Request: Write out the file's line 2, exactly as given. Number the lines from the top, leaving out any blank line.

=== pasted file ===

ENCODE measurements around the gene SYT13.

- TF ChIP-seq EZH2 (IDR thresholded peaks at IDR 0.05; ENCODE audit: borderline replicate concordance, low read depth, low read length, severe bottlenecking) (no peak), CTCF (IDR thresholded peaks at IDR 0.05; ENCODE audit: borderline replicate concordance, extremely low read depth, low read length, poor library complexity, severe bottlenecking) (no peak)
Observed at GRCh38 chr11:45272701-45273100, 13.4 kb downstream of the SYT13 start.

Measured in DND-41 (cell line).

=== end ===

- TF ChIP-seq EZH2 (IDR thresholded peaks at IDR 0.05; ENCODE audit: borderline replicate concordance, low read depth, low read length, severe bottlenecking) (no peak), CTCF (IDR thresholded peaks at IDR 0.05; ENCODE audit: borderline replicate concordance, extremely low read depth, low read length, poor library complexity, severe bottlenecking) (no peak)